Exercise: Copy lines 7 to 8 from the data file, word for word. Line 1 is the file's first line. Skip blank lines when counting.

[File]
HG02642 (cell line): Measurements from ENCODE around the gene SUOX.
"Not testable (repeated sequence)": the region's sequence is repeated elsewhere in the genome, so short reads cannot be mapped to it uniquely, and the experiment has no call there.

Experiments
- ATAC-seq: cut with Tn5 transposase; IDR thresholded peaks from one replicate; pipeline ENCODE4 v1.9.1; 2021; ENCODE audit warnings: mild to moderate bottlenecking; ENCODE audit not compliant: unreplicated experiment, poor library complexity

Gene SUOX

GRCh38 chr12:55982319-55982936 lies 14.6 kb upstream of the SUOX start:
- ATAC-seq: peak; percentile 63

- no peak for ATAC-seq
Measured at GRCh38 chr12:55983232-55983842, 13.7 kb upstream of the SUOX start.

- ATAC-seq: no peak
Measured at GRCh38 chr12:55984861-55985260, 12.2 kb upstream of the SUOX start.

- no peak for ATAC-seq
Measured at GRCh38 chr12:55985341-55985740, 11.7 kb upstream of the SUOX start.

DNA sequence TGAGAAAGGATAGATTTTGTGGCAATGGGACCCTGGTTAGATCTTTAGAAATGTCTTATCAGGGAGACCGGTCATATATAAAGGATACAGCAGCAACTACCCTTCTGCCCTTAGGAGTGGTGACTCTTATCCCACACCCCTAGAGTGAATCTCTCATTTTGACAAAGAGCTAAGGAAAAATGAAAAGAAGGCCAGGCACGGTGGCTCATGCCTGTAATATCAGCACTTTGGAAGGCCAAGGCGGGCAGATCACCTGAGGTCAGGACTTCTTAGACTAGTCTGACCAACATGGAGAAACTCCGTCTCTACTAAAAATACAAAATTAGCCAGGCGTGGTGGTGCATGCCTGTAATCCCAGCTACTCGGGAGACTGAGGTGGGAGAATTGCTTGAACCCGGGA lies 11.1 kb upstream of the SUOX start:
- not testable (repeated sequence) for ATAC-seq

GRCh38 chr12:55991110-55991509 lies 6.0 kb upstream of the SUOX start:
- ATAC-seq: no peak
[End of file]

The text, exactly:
- ATAC-seq: peak; percentile 63

- no peak for ATAC-seq